You may not be a doctor, but for someone who has breast cancer, a good friend is the best thing you can be.

“Your loved one is still the same person, don’t forget they are still themselves with some rough days ahead and need you,” Director of Grayson College Libraries Lisa Hebert, a breast cancer survivor, said via email. “I was supported by loved ones during my operation and my 6 months of treatment. I have been cancer free for 7 years this November.”

Supportive friendships during diagnosis, treatment and recovery can make a huge impact on the lives of those who have been affected by the disease.

“Support is a strong weapon in the fight against breast cancer,” Brooke Parker Wingate, director of social media and educational outreach at the American Breast Cancer Foundation, said. “It improves patients’ quality of life, as well as their morale through the difficult treatment process. It also has the potential to increase survival for certain women, and those with strong social ties are less likely to have cancer re-occur.”

Not sure how to help?

“There are hundreds of things you can do,” Sandy Finestone, a member of Komen’s Scientific Advisory Board and a breast cancer survivor who runs support groups, said. Here are just a few:

Share your journey

If you’ve experienced breast cancer, share your knowledge and practical suggestions. One way to help is to interpret the language of the medical community, which can be confusing to a person newly diagnosed, Finestone said. Additionally, sharing your success — being a survivor — can make someone feel safe and give her confidence, Finestone said.

Women Rock board President Keary Conrad said she’s seen women battling breast cancer become fast friends.

“They have a really strong bond with each other and it is very important because they can relate to each other,” Conrad said. “Because they’ve been through it and so the bond that they have together through Women Rock is amazing. They go on retreats together and are able to just get away from the fact that they have cancer or celebrate the fact that they’re a survivor of cancer together. It’s just a bond that they will have for their whole lives.”

Live life outside of cancer

“Remember the best friend you had before they were diagnosed? They haven’t changed, just their health has,” Wingate said. “Although cancer is a big part of their lives, that doesn’t mean that’s the only thing they have going on or want to talk about. There is a life outside of cancer. Make sure your friend is being treated the same as they were before. Don’t ever be afraid to talk or learn about your friend’s cancer process, but remember that it doesn’t need to be your only topic of conversation.”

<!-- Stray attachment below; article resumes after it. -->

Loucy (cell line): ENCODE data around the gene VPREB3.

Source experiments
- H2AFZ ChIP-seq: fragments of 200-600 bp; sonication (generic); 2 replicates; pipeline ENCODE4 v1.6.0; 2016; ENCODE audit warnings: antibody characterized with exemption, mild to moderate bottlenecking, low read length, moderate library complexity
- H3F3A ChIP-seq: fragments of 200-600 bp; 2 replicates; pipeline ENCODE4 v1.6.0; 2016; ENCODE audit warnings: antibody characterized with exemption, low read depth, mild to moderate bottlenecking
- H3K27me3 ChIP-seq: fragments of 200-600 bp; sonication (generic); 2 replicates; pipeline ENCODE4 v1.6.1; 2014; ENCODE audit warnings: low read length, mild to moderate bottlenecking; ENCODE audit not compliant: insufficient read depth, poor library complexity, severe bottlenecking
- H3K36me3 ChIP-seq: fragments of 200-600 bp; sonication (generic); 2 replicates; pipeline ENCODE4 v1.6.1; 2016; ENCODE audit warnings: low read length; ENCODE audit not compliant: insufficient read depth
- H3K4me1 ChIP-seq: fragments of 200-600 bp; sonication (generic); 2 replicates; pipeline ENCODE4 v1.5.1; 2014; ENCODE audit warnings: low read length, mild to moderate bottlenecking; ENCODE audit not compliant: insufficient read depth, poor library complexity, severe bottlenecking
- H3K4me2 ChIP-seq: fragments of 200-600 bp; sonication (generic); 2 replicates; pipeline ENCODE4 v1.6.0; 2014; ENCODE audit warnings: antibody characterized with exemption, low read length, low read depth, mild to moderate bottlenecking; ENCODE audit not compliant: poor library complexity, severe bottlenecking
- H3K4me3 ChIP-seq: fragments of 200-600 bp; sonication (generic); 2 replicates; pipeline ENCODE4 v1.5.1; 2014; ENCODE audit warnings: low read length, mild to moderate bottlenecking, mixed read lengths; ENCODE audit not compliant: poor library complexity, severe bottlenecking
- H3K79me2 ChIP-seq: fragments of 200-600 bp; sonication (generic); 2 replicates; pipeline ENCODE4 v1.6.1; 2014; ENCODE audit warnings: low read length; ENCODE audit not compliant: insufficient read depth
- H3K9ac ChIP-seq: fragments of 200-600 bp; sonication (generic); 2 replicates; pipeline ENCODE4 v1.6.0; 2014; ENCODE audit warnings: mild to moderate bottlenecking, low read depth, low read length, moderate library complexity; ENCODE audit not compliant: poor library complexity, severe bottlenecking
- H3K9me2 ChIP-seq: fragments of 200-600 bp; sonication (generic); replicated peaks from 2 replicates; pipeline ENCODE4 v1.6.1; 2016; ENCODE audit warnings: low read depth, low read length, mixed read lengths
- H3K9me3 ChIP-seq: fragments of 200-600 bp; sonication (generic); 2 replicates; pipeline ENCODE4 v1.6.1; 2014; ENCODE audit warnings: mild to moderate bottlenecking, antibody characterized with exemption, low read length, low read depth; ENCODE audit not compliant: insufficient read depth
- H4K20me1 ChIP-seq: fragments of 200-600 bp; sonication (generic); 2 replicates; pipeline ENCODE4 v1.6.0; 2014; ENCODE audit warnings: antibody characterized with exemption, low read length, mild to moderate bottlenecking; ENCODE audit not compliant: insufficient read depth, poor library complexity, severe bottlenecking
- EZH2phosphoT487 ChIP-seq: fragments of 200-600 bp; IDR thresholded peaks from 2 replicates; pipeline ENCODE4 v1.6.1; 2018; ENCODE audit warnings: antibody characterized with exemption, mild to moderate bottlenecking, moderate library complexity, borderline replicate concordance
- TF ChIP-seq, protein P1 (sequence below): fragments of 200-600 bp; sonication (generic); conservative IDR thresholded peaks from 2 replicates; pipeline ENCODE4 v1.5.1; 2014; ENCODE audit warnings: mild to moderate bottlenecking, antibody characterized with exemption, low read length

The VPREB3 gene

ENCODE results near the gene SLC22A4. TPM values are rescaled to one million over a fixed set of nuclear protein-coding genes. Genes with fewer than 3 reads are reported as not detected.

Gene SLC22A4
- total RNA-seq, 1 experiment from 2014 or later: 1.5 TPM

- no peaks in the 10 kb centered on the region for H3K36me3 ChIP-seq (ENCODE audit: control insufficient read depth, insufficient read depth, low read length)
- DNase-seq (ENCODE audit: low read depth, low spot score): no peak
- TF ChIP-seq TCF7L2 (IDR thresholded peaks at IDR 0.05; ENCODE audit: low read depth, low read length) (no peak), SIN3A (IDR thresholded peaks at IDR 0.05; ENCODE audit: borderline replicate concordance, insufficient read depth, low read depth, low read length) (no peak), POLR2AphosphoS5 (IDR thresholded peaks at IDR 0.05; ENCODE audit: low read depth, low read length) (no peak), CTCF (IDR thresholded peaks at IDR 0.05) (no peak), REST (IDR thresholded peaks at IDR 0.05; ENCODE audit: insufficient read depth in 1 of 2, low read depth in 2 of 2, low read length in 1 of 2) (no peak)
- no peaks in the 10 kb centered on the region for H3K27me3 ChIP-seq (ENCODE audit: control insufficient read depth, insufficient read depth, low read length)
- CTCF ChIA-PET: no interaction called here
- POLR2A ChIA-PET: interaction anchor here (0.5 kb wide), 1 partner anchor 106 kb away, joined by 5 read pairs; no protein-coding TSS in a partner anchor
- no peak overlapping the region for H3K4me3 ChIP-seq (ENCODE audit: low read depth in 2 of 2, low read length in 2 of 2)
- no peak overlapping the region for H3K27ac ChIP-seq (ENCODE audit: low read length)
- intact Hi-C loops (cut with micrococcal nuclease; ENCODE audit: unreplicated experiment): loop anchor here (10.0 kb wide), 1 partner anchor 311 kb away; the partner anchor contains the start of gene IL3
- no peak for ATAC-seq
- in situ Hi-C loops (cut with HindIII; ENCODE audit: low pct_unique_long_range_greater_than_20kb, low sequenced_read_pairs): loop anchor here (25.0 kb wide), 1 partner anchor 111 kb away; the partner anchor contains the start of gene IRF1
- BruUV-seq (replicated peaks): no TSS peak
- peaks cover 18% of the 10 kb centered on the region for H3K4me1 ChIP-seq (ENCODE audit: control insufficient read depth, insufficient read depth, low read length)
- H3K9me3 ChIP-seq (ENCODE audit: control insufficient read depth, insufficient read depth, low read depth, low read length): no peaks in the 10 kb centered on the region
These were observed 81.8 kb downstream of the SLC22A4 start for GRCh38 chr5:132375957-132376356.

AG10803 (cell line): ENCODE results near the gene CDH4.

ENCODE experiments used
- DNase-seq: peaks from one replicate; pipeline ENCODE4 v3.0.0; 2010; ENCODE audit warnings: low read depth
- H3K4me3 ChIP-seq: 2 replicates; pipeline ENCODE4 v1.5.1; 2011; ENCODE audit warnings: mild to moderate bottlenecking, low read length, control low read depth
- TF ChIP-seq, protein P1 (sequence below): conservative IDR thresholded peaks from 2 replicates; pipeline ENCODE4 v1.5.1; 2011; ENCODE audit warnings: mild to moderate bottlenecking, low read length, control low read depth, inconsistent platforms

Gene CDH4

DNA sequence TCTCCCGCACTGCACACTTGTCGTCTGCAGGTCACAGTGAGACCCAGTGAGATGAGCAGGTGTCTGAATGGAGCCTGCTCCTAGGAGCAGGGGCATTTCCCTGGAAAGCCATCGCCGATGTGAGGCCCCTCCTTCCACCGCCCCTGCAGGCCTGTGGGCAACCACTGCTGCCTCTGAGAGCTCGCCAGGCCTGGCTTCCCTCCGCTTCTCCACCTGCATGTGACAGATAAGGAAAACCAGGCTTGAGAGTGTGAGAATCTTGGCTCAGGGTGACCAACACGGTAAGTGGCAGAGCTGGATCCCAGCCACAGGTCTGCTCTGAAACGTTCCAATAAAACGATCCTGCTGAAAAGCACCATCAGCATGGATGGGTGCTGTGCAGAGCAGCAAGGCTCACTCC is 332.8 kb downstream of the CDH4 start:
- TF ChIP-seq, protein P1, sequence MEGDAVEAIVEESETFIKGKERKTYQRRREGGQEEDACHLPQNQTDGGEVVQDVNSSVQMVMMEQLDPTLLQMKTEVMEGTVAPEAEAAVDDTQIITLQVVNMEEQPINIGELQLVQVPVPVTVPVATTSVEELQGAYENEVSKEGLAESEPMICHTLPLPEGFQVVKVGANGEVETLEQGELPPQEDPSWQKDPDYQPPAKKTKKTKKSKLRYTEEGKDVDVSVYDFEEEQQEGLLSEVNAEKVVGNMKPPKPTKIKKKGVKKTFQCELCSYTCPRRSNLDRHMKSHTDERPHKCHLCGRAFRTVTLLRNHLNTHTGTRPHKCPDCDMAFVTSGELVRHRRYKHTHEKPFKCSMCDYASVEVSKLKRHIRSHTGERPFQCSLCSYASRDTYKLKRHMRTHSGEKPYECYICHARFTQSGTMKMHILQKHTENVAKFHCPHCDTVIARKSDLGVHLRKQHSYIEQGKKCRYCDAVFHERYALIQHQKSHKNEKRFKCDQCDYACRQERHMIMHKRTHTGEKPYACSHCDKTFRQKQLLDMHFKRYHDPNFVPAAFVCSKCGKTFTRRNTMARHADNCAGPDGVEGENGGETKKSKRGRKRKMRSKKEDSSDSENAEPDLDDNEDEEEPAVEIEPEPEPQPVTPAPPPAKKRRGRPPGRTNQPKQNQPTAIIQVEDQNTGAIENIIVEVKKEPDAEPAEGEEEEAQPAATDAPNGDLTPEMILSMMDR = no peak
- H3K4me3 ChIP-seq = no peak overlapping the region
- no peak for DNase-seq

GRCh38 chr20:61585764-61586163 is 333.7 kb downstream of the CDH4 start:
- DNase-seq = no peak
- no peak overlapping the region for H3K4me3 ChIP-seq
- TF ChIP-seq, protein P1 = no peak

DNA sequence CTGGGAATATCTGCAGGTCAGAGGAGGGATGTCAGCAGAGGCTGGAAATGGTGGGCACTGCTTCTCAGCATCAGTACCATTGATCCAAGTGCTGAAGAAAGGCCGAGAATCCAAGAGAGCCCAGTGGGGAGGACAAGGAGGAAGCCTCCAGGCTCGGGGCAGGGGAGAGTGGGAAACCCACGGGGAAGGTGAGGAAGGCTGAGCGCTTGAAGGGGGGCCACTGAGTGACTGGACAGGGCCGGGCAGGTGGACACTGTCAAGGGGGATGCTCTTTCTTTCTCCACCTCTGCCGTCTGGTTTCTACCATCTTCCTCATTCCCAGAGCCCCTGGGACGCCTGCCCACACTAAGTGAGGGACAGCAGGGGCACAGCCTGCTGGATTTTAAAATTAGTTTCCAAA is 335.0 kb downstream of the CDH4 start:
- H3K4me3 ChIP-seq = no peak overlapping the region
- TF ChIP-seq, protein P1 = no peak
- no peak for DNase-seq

Visit the doctor together

Being a good friend means accompanying a friend to doctor’s appointments and taking notes. A woman diagnosed with breast cancer is overwhelmed and not always hearing what the doctor says, Finestone said. Taking good notes is not only helpful, it’s crucial to her getting good health care.

Be specific

Saying, “Let me know if there’s anything I can do” or “I’m here if you need to talk” sounds helpful, but really, it puts the effort on your friend, not yourself.

“Instead of having them ask you for favors, suggest your own,” Wingate said. For example: “I’m going to the grocery store; what do you need?” or “When’s your next checkup? I’m available to drive and keep you company.”

Go fish for a favor

Fill a fishbowl, jar or vase with strips of paper that each list a small favor that would be appreciated, such as “pick up the dry cleaning” or “drive Joey to football practice,” Finestone said. Not only is it easy, it lets everyone off the hook.

“People truly want to help, but no one has time to make dinner for someone else every night of the week. I can make dinner on Tuesday night, though,” Finestone said.

Lend an ear

Hebert said a great way to support a loved one is to just listen to them or sit in silence if need be.

“Sometimes just knowing you are there a hand reach away, but the pressure is off to have to talk about it, is just what they need,” Hebert said.

Notes and calls